It’s funny how a race that takes most athletes 12 or more hours to finish can have so many urgent moments.  Watching Ironman is the ultimate hurry up and wait scenario that rattles your nerves and even spectators the most seasoned spectators spend the day flirting with exhaustion.

The entire day is like looking at a field of peacocks.  A flow of visual distractions inject your mind like a with one powerful drug after another.  The potential for obsession is endless, and after spending an entire Sunday in the throws of passion, I feel obligated to make a major confession:  My name is Mike, and I’m an IronTrac-aholic.miketracIronman has officially morphed into hand-held-crack.  Hundreds of athletes, who have worked tirelessly to prepare for the race of a lifetime. fly by on bikes while entire groups of spectators, young and old, are watching swim, bike, run progress on phones.  One guy I talked to said he spent a good chunk of his day “watching” from inside a coffee shop.

But, Irontrac nearly flushed our drug down the toilet.

The night before the race we were trying to set up our IronTrac “watch list” and none of the competitors were showing up.  We were freaking out.  In a panic.  Would we really just have to watch the race??  It appeared certain when IronTrac sent out this message on Facebook:

I have Good News and I have Bad News. Good News – the Athlete List is up and ready to go for Ironman Canada!! The Bad News – Ironman is testing out a COMPLETELY changed version of the Athlete Tracker for Ironman Louisville and unfortunately IronTrac will not work to track athletes racing tomorrow. This is what happens when you pull info from a ‘Giant’ and the ‘Giant’ doesn’t communicate with us. Thank you for your understanding and support. I will update you as we figure out things next week. 

We stared at our phones in disbelief and passed consoling hugs around the room.  Everything would be okay, we reassured ourselves, but the night before the race would be also be restless for spectators.

I was sharing a room with Robbie, who was racing, which added another level of anxiety to my night.  I was quiet and trying to be respectful as possible, but the whole IronTrac thing had me on edge.  Well, that, and the fact that I had some good friends racing in the morning.

I heard Robbie moving around at about 4 in the morning and could already feel the energy.  The last two days he had a very calm focus on this this race.  He coached us hard, but worked even harder.  I knew he was ready to get last year out of his mind.  As we walked to transition for a final check of the bike, he was as loose as I’d seen him and posed for an early morning picture in front of this . . . uh . . . novelty shop.

IMG_0478I watched Louisville last year and can’t tell you how much I love the swim start.  The long winding trail of athletes filing down to the water is an electric sequence.  I parked myself in the front row and texted back and forth to people who were with Robbie, Wasky, and Corey to find out when they crossed under the arch so I could get video of their plunge.  It worked out perfectly and I caught each of them jumping in and swimming up the channel. (Though this is not a picture of that). IMG_0486I watched for a little while longer, then we moved toward the Swim Exit about two miles down the river.  I got a little sidetracked shooting video of the awesome scene unfolding in the Ohio River.  The bridge backdrops were just spectacular and I lost track of time.IMG_0488When I finally got to the Swim Exit, I realized I was trapped on the wrong side and didn’t have time to get around.  I panicked and grabbed a perch about 100 yards away and thought I could catch them with my zoom lens, but it was a madhouse.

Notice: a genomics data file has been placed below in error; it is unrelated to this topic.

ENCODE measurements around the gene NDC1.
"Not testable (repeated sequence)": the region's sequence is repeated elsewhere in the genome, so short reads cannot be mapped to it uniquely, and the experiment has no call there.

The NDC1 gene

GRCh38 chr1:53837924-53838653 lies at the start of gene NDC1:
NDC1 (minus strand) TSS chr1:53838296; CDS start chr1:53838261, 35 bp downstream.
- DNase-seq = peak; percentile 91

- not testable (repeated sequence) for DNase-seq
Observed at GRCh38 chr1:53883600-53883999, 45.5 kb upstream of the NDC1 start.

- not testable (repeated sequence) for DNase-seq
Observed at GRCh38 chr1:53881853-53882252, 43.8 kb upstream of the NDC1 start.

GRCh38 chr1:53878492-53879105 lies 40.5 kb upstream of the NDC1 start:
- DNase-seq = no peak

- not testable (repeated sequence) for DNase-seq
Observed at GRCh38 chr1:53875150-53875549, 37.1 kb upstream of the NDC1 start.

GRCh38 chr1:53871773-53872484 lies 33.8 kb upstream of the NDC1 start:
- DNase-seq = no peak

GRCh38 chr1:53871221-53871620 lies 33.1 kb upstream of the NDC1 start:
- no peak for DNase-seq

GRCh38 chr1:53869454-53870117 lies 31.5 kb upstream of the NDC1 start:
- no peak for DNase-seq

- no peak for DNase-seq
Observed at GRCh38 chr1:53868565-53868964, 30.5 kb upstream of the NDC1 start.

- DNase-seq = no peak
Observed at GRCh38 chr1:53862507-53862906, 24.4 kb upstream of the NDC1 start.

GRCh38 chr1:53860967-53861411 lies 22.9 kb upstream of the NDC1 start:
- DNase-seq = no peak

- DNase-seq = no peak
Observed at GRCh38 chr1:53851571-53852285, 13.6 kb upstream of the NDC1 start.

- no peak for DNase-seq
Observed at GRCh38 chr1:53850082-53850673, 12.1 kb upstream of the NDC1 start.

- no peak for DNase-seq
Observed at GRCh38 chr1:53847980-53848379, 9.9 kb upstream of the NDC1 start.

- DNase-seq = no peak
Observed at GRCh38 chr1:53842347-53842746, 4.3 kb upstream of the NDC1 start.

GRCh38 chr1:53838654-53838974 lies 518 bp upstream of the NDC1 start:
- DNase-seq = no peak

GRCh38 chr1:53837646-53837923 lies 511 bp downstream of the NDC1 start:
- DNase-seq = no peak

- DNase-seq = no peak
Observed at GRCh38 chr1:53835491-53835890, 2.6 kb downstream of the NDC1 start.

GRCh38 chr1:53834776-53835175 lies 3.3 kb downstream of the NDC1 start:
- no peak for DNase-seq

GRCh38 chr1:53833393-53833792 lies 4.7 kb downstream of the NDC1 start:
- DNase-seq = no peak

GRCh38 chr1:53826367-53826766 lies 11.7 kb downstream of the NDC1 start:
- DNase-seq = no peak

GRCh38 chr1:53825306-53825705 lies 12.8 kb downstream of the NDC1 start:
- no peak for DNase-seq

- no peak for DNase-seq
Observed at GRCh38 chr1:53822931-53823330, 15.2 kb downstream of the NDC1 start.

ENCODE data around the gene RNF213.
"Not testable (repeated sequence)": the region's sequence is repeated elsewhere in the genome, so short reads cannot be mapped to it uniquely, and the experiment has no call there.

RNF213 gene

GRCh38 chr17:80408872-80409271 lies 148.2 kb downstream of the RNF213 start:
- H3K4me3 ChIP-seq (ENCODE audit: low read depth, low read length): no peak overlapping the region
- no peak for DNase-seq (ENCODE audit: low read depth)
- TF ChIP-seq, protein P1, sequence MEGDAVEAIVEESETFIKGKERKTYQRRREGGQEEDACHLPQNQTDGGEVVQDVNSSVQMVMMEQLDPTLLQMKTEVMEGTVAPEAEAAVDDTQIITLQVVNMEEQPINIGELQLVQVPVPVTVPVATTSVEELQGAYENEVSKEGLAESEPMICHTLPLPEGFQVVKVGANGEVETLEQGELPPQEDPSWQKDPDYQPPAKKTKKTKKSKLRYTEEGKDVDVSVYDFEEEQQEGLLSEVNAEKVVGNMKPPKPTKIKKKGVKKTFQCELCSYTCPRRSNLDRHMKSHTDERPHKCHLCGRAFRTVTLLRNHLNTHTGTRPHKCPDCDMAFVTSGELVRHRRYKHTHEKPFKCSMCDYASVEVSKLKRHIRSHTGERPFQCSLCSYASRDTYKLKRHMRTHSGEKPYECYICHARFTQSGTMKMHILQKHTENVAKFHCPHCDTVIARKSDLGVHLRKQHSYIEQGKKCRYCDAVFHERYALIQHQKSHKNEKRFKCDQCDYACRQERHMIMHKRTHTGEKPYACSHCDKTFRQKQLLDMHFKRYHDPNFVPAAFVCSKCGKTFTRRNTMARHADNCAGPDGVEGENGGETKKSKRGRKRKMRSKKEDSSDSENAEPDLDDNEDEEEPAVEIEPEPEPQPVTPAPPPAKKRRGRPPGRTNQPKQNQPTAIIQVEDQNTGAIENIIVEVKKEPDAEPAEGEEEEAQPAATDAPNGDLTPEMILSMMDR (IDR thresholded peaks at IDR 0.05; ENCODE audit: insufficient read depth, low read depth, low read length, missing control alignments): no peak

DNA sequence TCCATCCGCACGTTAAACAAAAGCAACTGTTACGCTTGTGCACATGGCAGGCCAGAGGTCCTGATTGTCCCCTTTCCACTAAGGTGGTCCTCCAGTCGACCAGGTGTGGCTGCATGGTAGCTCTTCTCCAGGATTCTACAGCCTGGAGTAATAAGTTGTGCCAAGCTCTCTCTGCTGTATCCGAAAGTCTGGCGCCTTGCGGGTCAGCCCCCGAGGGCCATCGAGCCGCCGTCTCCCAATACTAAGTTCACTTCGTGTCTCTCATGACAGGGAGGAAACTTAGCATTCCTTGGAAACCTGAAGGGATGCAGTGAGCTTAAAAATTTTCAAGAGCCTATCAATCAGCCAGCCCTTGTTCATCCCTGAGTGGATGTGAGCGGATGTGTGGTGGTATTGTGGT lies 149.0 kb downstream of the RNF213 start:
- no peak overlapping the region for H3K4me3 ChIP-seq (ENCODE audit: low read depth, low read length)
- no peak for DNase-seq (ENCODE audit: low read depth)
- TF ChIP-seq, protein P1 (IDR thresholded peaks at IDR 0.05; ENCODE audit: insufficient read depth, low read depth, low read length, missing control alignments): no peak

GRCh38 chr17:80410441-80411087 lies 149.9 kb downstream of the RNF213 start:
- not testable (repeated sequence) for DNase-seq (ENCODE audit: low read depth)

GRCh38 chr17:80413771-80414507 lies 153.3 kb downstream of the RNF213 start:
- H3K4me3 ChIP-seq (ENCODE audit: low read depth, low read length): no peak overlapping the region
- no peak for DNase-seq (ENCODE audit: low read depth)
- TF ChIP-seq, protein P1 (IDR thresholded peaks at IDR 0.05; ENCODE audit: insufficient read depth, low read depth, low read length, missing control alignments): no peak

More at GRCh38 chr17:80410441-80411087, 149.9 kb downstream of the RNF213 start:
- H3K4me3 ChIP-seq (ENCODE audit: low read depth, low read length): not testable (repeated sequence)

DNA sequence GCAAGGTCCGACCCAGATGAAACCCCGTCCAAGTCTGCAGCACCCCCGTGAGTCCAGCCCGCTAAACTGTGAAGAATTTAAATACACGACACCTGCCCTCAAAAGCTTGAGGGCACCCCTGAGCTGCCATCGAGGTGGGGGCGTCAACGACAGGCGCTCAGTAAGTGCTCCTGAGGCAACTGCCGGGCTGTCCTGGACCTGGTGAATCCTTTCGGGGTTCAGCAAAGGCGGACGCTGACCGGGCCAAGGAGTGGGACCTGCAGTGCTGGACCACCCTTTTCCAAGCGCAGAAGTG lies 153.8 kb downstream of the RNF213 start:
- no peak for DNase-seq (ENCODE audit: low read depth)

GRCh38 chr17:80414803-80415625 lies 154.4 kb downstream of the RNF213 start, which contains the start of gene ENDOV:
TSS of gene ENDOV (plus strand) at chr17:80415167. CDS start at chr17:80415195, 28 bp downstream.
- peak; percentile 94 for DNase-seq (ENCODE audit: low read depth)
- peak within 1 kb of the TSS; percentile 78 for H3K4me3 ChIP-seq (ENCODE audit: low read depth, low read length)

Robbie and Wasky started in the back of the line, but they are pretty fast swimmers so by the time they got to the exit, there were tons of people coming out at once.  They were shouting names like rapid fire and I knew I was sunk.

Allison sent me a text message and said Robbie was out of the water in a blistering 55 minutes.  I didn’t see him come up the ramp, so I ran to the other side of the changing tent and hoped I’d catch him, but his transition was less than four minutes and I missed the whole scene.

Then I ran back to catch Wasky and missed him, too.  He was out of the water in 1:04 and I was running around like a wild chicken.  I put my head down and ran to the street so see if I could catch his bike departure, and caught him as he blew out of town.

Corey was right behind them and I honestly can’t remember if I saw him at that point or not.  The fast pace of an Ironman had my heart racing on the sidelines.

I walked back to my car and that’s when I realized IronTrac had fixed the problem.  I was now a junkie on an all-day-tracking-bender that would start in LaGrange, KY.